- the list of suggestions and requirements
to the University along with their budget
le some legislators, including state House
priations Committee Chair Morris Hood
troit), advocate further action to admit
tudents, the autonomy of state universities
e maintained, Wilbanks said.
e Rep. Jessie Dalman (R-Holland), a can-
for regent, said she has never voted to
te a quota, but she does think this issue
be dealt with at the University.
See ENROLLMENT, Page 2
Some students said the steep prices
make the connection package unattrac-
"I don't think I would pay (that
much) for it' LSA sophomore Ryan
Ameritech and the University will
set up a pilot ADSL program later this
month to see how users like the ser-
Setting up the ADSL connections
between the University and the off-
campus sites will not be very difficult
because Ameritech will use existing
phone lines, Medina said.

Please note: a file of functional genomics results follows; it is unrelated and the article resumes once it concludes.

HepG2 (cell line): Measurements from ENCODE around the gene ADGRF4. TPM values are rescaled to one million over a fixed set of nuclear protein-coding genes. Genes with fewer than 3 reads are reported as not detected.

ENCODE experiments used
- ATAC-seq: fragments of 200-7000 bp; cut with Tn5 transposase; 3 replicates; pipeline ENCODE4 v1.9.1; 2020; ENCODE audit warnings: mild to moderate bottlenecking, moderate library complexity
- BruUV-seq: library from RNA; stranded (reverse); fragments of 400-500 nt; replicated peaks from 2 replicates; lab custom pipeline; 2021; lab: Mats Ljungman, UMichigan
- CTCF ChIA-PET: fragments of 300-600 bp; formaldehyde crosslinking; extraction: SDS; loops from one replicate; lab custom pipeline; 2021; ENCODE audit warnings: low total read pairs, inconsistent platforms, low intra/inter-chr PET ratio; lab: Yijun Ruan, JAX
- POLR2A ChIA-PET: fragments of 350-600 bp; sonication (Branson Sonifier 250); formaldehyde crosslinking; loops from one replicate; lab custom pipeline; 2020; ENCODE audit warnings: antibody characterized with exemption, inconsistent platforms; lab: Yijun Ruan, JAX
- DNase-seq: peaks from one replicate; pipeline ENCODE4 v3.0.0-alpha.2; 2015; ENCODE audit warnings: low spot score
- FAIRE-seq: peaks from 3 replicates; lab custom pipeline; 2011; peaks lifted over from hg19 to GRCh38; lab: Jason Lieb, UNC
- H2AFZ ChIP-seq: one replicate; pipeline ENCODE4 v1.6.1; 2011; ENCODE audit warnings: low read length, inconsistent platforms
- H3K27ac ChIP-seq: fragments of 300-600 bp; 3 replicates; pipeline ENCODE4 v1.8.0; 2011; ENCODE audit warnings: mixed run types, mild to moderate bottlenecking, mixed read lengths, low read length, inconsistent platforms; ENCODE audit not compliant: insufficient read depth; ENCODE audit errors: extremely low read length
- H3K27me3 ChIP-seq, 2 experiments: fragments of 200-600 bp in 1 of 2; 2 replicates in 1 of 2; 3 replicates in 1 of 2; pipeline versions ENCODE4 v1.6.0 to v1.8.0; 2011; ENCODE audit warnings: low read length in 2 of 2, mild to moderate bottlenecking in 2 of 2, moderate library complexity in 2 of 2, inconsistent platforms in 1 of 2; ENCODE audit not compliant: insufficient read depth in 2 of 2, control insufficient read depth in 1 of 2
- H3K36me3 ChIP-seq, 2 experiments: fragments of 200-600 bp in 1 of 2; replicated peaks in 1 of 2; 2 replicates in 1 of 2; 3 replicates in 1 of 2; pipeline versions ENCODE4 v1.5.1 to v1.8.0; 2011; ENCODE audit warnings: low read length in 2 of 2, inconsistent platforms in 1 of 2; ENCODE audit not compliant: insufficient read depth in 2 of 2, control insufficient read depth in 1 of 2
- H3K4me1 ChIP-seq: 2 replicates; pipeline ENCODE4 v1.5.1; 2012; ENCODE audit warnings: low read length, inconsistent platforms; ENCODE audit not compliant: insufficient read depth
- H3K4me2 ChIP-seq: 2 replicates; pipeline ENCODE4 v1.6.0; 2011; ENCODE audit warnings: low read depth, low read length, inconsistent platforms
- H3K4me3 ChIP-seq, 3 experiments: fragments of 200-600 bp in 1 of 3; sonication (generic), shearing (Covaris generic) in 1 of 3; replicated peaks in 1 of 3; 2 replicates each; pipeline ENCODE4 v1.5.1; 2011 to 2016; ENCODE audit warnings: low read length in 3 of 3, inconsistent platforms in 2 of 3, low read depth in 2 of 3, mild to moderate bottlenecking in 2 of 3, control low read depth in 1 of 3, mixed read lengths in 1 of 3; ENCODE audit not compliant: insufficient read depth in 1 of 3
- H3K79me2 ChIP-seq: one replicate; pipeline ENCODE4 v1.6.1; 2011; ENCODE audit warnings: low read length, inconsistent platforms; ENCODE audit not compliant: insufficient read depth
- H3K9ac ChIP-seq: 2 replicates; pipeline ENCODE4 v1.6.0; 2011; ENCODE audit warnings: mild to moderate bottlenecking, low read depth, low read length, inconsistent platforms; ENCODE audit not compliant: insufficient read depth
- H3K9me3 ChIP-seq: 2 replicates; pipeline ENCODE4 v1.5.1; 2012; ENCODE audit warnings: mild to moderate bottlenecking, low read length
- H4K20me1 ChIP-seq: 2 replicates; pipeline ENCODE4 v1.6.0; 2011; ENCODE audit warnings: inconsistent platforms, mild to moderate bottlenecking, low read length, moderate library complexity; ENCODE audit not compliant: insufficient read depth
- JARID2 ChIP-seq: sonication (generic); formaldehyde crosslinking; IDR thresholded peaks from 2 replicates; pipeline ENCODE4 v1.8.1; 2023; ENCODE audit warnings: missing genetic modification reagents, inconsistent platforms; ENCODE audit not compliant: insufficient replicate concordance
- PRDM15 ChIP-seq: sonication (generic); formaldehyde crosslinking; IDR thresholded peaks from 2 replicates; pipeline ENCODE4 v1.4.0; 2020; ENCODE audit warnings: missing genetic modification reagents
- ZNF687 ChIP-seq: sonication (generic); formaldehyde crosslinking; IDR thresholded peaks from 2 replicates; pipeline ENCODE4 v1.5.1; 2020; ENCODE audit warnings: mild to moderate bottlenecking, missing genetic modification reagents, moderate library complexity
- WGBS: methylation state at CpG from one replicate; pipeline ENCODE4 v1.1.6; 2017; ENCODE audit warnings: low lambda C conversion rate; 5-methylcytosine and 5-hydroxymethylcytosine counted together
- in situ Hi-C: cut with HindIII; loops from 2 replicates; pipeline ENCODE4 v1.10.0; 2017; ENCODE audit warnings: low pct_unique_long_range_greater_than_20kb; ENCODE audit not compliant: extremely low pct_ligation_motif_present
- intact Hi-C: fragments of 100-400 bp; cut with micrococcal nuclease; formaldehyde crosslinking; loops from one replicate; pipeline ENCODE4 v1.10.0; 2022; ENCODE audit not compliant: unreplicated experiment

"It will require some equipment at
(Ameritech's) end and equipment at the
customers' end," Medina said.
But due to the geographic limitations
of the equipment involved, only those
who are within 9,000 feet of
Ameritech's two Ann Arbor's offices
will have access to ADSL.
These offices are located at E.
Huron and Division streets and at
Packard Street and Carpenter Road.
While plans are still uncertain,
access maybe expanded to 18,000
feet from those locations next year,
ADSL is "not the right thing for
everyone,' Munn-Fremon said.
The University currently offers two
forms of Internet access to those who are off
campus. The first is MichNet Dial-in, which
requires a standard modem. The second
See AMERITECH, Page 7
nd strums with the University Harp Ensemble yesterday at the School of Music in preparation for the group's next performance.